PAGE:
House approves Israeli aid bill destined for veto

November 3, 2023

The GOP-led house approved a $14.3 billion aid bill for Israel that is destined to be rejected by the Democratic-led Senate and that President Biden has vowed to veto if it does reach his desk.

House Speaker Mike Johnson (R-LA) took the rare approach of tying the military aid to the warring U.S. ally to spending cuts elsewhere—specifically, $1.4 billion in cuts to the IRS.

The bill passed in the House Thursday evening 226-196 along mostly partisan lines. Only 12 Democrats voted in its favor while only two Republicans voted against it.

Johnson insisted that the spending package, offset by IRS spending cuts, would provide Israel the assistance it needs to defend itself against Hamas, free the hostages Hamas is holding and eradicate the terrorist organization, while at the same time, he said, the legislation will “ensure responsible spending and reduce the size of the federal government.”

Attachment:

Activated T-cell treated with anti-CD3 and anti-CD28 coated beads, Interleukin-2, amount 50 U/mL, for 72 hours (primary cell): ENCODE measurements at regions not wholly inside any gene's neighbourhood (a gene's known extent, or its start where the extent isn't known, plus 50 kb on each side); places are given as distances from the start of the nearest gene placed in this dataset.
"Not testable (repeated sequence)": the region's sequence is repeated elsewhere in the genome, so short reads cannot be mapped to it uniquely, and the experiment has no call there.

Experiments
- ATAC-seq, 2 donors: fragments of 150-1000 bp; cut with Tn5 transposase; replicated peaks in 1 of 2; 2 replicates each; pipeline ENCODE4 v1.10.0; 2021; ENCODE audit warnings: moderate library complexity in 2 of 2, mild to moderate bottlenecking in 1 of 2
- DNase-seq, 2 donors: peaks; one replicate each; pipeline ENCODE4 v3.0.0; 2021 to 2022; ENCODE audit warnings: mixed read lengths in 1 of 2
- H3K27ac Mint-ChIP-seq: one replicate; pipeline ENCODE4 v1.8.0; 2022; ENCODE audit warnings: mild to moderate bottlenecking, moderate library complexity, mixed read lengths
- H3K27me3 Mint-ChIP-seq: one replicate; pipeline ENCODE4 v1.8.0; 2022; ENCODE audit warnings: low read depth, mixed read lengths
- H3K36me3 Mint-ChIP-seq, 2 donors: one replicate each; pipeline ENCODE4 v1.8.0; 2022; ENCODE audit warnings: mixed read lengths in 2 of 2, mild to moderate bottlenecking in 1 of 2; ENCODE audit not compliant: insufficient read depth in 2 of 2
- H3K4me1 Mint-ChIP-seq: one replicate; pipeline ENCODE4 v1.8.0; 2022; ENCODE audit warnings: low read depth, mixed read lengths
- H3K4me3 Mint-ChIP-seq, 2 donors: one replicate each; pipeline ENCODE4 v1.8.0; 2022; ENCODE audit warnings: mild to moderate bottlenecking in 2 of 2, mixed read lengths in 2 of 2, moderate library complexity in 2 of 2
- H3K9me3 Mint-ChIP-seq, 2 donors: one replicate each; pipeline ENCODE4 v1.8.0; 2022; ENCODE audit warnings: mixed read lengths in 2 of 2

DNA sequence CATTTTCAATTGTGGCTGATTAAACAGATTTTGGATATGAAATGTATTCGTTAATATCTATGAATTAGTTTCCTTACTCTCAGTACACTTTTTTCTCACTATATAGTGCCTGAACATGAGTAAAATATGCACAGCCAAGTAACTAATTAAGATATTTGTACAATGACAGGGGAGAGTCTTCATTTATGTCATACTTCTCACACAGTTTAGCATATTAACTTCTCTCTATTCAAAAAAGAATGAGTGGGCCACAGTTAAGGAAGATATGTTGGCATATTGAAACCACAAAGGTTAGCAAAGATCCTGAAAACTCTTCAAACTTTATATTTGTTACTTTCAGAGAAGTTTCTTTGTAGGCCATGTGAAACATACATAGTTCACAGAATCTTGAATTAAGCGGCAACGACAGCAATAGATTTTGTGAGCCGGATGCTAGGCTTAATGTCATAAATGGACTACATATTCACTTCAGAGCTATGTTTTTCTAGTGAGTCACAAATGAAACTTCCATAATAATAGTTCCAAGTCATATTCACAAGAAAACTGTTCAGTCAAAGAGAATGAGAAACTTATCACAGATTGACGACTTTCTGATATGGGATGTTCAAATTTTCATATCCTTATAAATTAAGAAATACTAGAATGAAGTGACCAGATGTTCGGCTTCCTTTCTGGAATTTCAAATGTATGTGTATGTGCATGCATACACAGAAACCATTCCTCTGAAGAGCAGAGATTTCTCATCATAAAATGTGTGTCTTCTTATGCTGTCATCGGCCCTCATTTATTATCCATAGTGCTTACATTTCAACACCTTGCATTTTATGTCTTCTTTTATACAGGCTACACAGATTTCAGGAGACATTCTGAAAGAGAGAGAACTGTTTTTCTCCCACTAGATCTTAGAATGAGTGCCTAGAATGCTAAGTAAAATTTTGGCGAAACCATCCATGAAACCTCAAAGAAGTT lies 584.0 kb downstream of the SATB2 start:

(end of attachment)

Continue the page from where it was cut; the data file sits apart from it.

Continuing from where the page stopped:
Senate Majority Leader Chuck Schumer (D-NY) blasted the House bill as “stunningly unserious” and declared that it had no chance of passing as-is in the Senate.

Biden, who has been pressing for $106 billion in new spending to aid for both Israel and Ukraine, as well as to beef up enforcement at the U.S.-Mexico border, vowed to veto the House bill in the unlikely event that it should reach his desk. 

The White House has said Johnson’s approach “fails to meet the urgency of the moment” and tying emergency funds to spending cuts would set a dangerous precedent.

The first substantial legislative effort in Congress to support Israel in its war against Hamas is also Johnson’s first big test since taking the Speaker’s gavel. He has said he wants to aid Ukraine in a bill separate from Israel as a growing number of Republican lawmakers are expressing opposition to further assisting Ukraine in its war against Russia. 

The Democrats’ rejection of the GOP-led House’s spending bill comes two weeks before Congress faces a deadline to fund the federal budget for fiscal year 2024 and avoid a government shutdown on November 17.

PHOTO: House Floor, Thursday evening

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